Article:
Swindon AdvertiserProbation officers set to strike again (From Swindon Advertiser)

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Probation officers set to strike again

Swindon Advertiser: Probation Officers against the privatisation of parts of the service. From left Albertine Davies, of the  National Association of Probation Officers, Marie West, Sharon Drew, Michelle James, Andy O’Pray and Kirsten Fenton Probation Officers against the privatisation of parts of the service. From left Albertine Davies, of the National Association of Probation Officers, Marie West, Sharon Drew, Michelle James, Andy O’Pray and Kirsten Fenton

PROBATION officers in Swindon have announced that they will join hundreds around the country protesting against proposals to privatise the system.

The National Association of Probation Officers announced on Wednesday that members will once again stop work for 24 hours from noon on March 31 to protest against plans to change the system.

The controversial changes will see 70 per cent of offenders outsourced to the private and charitable sector.

After the changes come into effect only the 30 per cent of offenders who are most at risk of serious re-offending will continue to be seen by the remaining centrally-run public sector arm of the service, known as the National Probation Service, About 35 local probation trusts will shut and be replaced by 21 rehabilitation companies run under Government contracts by private companies and voluntary groups known as the Community Rehabilitation Company.

But Napo officials say the changes are recklessly dangerous, putting both offenders and members of the public at risk.

Albertine Davies, the secretary for the Napo in Swindon, said: “It is a matter of life or death. “We supervise the most dangerous people in our community. “Corners will be taken if people are trying to boost their profit margins for their share holders which will mean more crime, more victims and, ultimately, some of these will die.”

Now, Albertine is encouraging probation workers in Swindon and Wiltshire to join her and others to protest against the changes.

She said: “A high turn-out on the picket line will send a clear message to Chris Grayling that we do not agree with his reforms and are concerned about public safety if the sell-off goes ahead.

“Although the split is imminent, there is still everything to play for since, until the organisation is actually sold off to bidders, we just have a nominal split and a new way of working, which can evolve into something more integrated in the future again.

“But if we do not fight now, it will be too late after the contracts are signed.”

The changes are expected to be in place by April 2015, but Napo is asking the public to sign an online petition against the plans.

Go to www.change.org/en-GB/petitions/ stop-risking-public-safety to have your say. For more on the planned changes visit www.justice.gov.uk/ transforming-rehabilitation.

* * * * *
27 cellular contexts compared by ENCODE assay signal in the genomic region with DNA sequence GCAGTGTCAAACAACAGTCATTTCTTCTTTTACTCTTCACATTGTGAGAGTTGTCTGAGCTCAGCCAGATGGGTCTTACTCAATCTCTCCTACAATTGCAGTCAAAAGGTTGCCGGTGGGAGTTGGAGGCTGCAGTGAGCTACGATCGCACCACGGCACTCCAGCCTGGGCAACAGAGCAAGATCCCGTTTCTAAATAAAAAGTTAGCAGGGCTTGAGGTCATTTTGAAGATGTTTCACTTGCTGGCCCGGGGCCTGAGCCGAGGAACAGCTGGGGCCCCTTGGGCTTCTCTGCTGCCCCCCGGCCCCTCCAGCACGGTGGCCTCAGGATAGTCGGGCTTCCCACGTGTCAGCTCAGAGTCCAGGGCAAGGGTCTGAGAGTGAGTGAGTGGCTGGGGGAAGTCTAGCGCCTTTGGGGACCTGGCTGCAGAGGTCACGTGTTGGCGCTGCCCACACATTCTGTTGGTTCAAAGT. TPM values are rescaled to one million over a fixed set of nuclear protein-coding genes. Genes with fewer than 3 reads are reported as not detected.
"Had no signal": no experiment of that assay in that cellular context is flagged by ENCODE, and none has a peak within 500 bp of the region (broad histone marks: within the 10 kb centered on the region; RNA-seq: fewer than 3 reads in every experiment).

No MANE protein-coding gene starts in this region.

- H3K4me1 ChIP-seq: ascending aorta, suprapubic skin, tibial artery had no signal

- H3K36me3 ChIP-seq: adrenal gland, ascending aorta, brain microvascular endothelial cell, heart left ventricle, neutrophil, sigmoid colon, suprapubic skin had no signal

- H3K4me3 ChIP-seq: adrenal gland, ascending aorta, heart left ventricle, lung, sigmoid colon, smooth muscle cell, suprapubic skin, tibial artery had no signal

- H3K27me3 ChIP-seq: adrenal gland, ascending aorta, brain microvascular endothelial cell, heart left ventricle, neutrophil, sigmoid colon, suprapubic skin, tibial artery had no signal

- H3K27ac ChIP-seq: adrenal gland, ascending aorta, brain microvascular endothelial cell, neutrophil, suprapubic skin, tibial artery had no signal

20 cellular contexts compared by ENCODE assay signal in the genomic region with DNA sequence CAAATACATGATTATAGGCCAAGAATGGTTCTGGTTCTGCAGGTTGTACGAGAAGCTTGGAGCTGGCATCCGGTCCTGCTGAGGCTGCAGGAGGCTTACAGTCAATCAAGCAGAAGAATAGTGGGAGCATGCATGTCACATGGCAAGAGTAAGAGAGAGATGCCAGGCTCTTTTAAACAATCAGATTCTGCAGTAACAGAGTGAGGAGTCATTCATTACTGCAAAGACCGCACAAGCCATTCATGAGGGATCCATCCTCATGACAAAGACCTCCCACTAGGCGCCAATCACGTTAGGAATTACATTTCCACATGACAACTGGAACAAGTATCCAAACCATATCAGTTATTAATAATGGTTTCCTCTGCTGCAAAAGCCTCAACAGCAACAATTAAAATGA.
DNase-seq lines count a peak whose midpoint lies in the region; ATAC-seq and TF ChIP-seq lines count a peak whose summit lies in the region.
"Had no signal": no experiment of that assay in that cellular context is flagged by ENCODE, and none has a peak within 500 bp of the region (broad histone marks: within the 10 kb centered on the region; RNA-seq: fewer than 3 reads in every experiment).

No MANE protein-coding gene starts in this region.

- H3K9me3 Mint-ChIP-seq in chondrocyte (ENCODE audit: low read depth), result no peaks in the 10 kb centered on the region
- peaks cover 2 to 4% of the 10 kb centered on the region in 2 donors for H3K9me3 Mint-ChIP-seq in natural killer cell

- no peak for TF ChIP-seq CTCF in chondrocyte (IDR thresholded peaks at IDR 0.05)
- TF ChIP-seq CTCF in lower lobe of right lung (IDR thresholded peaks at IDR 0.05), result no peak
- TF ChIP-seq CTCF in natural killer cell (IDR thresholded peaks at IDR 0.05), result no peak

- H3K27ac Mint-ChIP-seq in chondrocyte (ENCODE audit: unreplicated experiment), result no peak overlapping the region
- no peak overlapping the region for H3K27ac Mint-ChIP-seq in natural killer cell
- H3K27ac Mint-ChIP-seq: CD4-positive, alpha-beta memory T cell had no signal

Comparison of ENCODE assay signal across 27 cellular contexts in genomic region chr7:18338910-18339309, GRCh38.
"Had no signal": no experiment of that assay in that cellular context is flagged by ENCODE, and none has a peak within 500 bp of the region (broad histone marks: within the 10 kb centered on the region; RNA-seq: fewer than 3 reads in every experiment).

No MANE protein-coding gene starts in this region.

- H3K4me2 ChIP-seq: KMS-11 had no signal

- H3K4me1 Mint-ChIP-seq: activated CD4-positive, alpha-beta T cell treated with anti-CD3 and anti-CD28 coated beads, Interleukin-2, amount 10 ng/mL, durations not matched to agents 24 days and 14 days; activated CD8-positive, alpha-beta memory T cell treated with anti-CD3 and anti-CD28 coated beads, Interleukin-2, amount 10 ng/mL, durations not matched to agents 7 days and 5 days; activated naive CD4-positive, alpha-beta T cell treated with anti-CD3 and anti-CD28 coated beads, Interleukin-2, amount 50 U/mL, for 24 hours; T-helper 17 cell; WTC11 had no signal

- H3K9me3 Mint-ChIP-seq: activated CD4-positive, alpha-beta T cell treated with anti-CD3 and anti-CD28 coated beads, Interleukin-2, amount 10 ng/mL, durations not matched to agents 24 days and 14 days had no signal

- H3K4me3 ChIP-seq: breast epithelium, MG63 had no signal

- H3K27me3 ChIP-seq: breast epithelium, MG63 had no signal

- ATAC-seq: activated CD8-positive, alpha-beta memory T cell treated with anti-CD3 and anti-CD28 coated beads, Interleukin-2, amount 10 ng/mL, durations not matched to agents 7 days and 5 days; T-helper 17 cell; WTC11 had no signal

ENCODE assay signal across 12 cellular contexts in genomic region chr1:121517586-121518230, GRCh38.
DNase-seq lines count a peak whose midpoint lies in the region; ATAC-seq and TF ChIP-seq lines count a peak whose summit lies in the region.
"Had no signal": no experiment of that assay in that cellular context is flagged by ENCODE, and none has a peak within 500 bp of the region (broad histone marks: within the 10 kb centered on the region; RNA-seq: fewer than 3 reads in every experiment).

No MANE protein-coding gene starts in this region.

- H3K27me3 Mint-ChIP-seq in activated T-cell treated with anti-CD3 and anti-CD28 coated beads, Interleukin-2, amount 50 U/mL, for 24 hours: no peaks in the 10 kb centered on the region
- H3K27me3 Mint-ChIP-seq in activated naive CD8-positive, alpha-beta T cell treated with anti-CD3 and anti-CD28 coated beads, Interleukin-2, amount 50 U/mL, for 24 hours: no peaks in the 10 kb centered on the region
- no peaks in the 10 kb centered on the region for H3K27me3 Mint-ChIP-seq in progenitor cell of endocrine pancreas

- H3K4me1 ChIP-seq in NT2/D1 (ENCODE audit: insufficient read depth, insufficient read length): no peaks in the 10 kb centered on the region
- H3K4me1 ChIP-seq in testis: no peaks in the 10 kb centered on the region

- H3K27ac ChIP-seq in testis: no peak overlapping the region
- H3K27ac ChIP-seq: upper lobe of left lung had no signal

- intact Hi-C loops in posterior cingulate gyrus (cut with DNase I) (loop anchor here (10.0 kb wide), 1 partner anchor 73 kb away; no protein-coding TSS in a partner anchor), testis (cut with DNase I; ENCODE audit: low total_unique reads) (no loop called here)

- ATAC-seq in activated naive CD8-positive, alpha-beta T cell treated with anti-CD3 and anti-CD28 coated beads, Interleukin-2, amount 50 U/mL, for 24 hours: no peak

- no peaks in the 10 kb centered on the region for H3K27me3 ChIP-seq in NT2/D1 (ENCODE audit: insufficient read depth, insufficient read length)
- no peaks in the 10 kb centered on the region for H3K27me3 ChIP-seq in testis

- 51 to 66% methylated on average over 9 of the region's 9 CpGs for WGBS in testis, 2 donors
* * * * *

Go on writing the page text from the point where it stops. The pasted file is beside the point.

Comments (15)

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8:09am Fri 7 Mar 14

house on the hill says...

Firstly, if they did a good efficient job in the first place they wouldn't even be looking at privatising them and secondly that is the most scary bunch of people I have seen in a long time!
Firstly, if they did a good efficient job in the first place they wouldn't even be looking at privatising them and secondly that is the most scary bunch of people I have seen in a long time! house on the hill
  • Score: 5

8:17am Fri 7 Mar 14

Always Grumpy says...

Are they the actual probation officers, or the people they are supposed to be supervising?
Are they the actual probation officers, or the people they are supposed to be supervising? Always Grumpy
  • Score: 9

8:25am Fri 7 Mar 14

ChannelX says...


“It is a matter of life or death.“


How ironic. Parole Boards and the judiciary routinely allow convicted, known violent criminals to walk free to then go on to seriously injure and murder more people - and then just blithely claim, 'How were we supposed to know they'd do that?'

No sympathy for the probation officers. Evidence shows that it would be virtually impossible for anyone to do a worse job.

Frankly, I'd rather the offenders most likely to re-offend (which begs the question, 'Why are they at large in the first place?') were overseen by private companies. At least they are accountable and can be replaced swiftly when necessary.
[quote] “It is a matter of life or death.“ [/quote] How ironic. Parole Boards and the judiciary routinely allow convicted, known violent criminals to walk free to then go on to seriously injure and murder more people - and then just blithely claim, 'How were we supposed to know they'd do that?' No sympathy for the probation officers. Evidence shows that it would be virtually impossible for anyone to do a worse job. Frankly, I'd rather the offenders most likely to re-offend (which begs the question, 'Why are they at large in the first place?') were overseen by private companies. At least they are accountable and can be replaced swiftly when necessary. ChannelX
  • Score: 7

9:54am Fri 7 Mar 14

swindondad says...

So some staff will be TUPE’d to private companies but as NONE of the staff will face redundancy or loss of pay so WTF are they moaning.

STFU and get back to work you ungrateful toads. There are plenty of other people willing and able to take the jobs if you do not want them.